Orchidectomy for testicular cancers


Orchidectomy for testicular cancers

Testicular cancer is very uncommon to rare, accounting for just 1% of all cancers that occur in men. But even then, testicular cancer is the most common cancer in males between the ages of 15 and 40. The majority of testicular cancers occur within this age group.

Testicular cancer is very uncommon in the elderly age group, but we do see them, and it can still occur at any age.

Testicular cancer is treatable, and the treatment is very highly effective, achieving cure in more than 95% of the cases when diagnosed in the early stages. It is one of the best outlook among all other cancers. Even when the cancer has spread beyond the testicle, the cure rates are still very high.

Depending on the type and stage of testicular cancer, you may receive treatment, or a combination of treatment as advised by the doctor.


The testicle should not be biopsied before the operation as ultrasound and clinical examination confirms the diagnosis with high surety, and biopsy may allow spread of the cancer outside the testicle. The doctor can advise on the plan of treatment.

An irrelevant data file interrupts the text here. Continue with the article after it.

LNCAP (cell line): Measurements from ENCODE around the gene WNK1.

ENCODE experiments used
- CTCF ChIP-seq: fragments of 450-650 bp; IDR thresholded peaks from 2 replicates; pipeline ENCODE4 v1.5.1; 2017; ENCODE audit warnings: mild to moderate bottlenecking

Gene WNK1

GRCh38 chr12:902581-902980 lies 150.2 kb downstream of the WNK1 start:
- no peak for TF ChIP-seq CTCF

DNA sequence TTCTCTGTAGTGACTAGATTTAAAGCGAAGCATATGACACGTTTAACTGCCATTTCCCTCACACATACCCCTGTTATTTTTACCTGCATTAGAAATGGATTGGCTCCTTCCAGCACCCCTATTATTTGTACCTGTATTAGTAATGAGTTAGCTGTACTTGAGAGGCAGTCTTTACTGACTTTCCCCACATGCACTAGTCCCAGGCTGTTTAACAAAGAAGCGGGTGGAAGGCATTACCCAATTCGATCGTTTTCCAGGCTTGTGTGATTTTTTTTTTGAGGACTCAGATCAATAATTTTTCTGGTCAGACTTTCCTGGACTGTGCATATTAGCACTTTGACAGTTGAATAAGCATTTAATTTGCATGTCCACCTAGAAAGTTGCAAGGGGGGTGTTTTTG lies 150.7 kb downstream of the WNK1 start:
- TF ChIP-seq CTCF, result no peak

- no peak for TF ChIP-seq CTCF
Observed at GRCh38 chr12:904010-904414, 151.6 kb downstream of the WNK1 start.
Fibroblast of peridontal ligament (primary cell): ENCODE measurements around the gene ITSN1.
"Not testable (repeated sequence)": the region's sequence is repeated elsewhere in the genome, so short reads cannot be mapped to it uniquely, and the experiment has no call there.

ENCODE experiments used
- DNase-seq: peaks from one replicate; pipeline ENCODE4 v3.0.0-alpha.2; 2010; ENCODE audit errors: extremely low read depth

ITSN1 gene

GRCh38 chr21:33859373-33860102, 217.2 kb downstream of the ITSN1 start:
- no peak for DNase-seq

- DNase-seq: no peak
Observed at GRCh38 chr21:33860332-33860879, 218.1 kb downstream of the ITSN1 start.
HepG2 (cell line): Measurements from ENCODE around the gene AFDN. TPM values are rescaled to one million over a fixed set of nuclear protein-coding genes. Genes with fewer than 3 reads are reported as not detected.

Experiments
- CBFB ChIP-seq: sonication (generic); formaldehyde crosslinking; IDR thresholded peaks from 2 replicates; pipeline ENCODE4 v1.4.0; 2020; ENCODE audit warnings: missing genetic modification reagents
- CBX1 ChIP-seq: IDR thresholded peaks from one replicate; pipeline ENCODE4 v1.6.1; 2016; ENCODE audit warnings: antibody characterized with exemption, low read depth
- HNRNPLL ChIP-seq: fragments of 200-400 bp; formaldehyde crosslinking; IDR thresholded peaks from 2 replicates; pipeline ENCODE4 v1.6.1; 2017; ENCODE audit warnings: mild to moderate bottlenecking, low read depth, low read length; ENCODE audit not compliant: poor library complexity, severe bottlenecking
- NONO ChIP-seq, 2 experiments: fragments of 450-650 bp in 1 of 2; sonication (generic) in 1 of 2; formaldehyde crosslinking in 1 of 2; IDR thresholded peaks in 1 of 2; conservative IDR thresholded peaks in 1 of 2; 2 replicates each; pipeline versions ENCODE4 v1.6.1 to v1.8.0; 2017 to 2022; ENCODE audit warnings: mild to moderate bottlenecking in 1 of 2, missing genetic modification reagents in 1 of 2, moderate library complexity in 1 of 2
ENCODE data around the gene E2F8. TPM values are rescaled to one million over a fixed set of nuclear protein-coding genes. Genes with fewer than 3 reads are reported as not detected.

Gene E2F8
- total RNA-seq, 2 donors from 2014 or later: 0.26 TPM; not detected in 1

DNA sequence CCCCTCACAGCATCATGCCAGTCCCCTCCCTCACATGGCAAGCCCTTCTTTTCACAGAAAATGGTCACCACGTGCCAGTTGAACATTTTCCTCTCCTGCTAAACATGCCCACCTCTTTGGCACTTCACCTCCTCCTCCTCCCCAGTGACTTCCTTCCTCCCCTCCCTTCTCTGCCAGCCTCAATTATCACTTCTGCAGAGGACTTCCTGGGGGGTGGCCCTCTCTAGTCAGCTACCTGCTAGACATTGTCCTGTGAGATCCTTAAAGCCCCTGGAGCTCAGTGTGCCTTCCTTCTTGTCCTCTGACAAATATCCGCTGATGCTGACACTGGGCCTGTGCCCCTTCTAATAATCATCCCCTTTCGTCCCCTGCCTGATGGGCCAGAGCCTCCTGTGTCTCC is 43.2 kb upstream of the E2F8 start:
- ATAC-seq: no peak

Treatment almost always includes the surgical removal of the affected testicle (orchidectomy or orchiectomy), which does not usually affect fertility or the ability to have sex. Partial excision of the testicle is rarely needed and has very specific indications.

The doctor will advise you on sperm banking and testicular prosthesis.

In some cases, chemotherapy or, less commonly, radiotherapy may be used in the treatment of testicular cancers after removal of the testicle, based on the stage of the disease.

The first intervention and definitive treatment that is required is a radical orchidectomy, which is removal of the testicle. This is done by an incision made on the groin, done under anesthesia.

The second step will be to await for the pathology report, a week later, for which then staging will be done and a decision made whether you require further treatment with radiotherapy or chemotherapy, depending on the type of cancer and its stage.

Radical orchidectomy through a groin incision. Pics from BJUI Surgery Illustrated

When to see the doctor

See your doctor if you detect swelling or lumps in your testicles or groin area, or even any pain especially if these signs and symptoms last longer than two weeks.

Any suspicion of a testicular cancer needs an IMMEDIATE referral to the urologist and treatment must be started immediately to achieve cure. Spread of the cancer may occur very fast and can even reach stage 4 even within 4 weeks of diagnosis if treatment was not started promptly.

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